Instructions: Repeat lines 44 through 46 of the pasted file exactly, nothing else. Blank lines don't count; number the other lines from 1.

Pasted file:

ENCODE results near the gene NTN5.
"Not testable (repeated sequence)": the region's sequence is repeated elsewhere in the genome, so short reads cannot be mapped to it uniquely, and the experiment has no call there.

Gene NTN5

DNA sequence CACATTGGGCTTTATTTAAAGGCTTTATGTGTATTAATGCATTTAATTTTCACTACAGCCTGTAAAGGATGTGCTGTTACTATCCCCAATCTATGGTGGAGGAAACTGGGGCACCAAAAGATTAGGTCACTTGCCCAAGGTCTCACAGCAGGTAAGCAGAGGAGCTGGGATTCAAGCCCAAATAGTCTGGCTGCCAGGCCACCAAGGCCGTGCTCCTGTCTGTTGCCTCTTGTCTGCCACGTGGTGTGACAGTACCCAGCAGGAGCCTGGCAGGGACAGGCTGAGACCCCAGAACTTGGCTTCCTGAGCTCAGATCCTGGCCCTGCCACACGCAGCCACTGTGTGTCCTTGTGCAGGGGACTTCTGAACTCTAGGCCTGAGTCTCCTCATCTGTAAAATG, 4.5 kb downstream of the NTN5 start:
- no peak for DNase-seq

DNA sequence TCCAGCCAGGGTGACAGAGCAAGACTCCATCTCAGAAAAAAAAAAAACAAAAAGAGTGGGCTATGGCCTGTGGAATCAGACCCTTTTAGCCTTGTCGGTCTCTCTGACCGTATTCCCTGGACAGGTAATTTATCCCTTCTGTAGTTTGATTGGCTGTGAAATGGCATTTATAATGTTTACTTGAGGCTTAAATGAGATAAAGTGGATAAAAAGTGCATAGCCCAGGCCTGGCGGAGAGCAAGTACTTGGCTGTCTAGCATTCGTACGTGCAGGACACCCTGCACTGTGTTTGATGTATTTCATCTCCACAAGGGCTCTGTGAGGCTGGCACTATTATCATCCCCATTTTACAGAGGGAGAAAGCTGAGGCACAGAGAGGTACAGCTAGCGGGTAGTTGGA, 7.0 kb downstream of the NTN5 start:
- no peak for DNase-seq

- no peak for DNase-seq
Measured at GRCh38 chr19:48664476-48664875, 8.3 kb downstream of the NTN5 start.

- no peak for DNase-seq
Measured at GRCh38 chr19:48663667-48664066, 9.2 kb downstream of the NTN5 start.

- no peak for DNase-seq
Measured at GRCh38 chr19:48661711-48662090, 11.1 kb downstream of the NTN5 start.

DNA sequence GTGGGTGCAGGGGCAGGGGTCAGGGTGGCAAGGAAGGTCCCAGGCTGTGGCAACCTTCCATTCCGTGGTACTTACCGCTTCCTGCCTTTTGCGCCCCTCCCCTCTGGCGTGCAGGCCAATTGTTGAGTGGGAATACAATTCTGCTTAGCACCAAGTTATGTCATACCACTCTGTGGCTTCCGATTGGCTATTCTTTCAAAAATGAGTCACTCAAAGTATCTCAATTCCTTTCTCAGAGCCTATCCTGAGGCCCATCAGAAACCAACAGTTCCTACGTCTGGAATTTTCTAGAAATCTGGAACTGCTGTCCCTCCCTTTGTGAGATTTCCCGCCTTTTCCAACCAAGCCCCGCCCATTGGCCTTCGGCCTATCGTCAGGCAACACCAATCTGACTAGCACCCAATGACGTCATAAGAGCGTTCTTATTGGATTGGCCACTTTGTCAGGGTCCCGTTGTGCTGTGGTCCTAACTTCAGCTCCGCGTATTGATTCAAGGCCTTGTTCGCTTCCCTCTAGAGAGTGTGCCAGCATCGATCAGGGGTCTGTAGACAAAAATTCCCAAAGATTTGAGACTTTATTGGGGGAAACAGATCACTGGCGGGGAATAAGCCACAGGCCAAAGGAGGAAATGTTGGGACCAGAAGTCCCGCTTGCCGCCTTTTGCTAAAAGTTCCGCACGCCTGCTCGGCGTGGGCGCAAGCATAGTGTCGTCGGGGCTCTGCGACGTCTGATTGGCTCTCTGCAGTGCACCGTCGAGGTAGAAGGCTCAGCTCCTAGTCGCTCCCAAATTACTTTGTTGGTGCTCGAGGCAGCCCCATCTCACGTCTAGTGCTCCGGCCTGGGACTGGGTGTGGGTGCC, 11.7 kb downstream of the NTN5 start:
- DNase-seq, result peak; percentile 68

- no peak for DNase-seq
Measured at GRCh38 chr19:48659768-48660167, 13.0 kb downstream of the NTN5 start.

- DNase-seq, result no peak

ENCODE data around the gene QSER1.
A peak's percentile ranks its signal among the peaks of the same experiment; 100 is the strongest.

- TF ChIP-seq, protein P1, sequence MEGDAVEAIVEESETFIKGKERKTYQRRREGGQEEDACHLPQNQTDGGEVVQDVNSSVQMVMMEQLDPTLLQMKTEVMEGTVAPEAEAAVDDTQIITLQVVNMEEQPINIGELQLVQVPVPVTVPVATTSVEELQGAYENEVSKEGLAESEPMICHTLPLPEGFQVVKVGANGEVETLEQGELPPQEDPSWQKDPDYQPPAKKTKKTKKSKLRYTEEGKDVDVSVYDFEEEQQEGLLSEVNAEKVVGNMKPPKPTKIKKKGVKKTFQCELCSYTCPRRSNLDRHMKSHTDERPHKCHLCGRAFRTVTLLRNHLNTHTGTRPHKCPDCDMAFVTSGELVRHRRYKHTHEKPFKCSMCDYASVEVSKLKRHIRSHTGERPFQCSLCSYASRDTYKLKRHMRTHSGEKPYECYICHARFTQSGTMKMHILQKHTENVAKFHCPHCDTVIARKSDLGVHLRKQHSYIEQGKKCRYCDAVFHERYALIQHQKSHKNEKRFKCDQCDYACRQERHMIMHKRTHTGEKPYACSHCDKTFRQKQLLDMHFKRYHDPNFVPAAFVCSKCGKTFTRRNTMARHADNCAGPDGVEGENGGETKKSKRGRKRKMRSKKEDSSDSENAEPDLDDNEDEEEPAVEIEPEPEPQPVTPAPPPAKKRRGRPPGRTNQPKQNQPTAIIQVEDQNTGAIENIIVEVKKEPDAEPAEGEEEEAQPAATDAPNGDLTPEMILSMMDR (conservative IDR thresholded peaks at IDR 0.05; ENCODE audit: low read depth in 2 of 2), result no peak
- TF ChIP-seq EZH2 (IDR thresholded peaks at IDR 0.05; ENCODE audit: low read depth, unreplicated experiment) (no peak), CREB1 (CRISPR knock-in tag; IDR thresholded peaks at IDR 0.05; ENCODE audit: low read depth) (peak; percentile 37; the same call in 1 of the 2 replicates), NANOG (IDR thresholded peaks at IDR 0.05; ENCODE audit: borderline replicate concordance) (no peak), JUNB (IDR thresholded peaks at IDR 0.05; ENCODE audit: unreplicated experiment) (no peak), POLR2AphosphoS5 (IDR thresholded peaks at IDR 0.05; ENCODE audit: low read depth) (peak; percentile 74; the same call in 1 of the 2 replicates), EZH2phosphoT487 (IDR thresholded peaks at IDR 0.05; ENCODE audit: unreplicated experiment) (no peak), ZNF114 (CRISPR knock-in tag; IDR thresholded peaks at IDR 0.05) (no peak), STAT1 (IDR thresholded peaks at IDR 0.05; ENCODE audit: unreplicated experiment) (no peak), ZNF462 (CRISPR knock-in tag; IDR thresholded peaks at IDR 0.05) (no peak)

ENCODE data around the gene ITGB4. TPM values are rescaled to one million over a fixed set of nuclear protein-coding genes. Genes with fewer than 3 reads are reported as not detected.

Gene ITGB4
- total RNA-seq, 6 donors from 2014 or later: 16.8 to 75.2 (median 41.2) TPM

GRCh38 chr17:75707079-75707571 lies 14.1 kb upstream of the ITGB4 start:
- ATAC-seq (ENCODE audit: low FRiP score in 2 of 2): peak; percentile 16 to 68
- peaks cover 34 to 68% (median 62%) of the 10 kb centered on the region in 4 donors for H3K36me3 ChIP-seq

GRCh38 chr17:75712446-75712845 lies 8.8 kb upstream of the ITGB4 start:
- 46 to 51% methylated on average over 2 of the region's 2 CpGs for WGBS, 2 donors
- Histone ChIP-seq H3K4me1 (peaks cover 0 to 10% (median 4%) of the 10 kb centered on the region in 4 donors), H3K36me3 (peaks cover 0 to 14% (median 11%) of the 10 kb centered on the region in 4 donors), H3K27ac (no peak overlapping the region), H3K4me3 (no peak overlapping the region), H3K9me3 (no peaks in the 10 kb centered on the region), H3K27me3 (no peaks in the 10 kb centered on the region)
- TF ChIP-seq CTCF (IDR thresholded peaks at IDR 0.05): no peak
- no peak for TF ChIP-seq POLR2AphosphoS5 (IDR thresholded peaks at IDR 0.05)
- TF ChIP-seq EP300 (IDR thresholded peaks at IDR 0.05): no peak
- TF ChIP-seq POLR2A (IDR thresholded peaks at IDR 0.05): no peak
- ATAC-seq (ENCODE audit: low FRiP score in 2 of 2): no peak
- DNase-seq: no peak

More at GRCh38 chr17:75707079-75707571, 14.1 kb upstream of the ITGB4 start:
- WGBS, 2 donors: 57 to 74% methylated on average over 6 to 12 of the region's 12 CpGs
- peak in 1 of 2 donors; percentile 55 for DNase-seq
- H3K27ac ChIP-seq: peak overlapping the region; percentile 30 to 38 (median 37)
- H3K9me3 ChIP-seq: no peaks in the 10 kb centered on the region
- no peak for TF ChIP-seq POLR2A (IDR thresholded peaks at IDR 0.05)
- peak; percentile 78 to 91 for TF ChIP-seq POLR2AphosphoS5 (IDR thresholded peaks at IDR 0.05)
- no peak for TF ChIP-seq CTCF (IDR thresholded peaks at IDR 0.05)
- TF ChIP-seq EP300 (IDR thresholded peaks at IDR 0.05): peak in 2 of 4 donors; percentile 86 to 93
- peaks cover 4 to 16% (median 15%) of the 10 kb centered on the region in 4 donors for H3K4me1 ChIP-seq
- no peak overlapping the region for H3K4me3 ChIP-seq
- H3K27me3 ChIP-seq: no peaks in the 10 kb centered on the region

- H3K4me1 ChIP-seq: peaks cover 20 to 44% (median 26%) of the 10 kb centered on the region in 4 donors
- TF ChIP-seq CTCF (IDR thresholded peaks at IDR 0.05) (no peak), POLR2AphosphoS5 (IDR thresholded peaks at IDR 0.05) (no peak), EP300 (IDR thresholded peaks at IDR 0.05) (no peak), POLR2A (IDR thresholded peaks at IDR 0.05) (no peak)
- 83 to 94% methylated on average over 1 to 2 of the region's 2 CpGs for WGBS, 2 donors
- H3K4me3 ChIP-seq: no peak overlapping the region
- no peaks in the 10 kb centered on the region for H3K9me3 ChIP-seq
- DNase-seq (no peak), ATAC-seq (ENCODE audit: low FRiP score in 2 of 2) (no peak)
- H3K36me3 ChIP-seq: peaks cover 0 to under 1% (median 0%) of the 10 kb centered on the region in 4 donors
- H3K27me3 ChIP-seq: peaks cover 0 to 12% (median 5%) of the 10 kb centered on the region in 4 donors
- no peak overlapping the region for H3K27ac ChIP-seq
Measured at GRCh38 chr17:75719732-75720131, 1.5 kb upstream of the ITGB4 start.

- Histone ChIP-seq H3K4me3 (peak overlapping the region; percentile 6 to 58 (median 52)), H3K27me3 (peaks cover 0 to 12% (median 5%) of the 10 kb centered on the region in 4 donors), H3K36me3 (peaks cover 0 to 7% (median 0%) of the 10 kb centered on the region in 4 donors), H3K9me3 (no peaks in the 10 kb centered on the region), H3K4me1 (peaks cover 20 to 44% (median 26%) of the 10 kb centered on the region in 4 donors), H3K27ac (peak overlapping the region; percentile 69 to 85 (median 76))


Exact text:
- peak; percentile 78 to 91 for TF ChIP-seq POLR2AphosphoS5 (IDR thresholded peaks at IDR 0.05)
- no peak for TF ChIP-seq CTCF (IDR thresholded peaks at IDR 0.05)
- TF ChIP-seq EP300 (IDR thresholded peaks at IDR 0.05): peak in 2 of 4 donors; percentile 86 to 93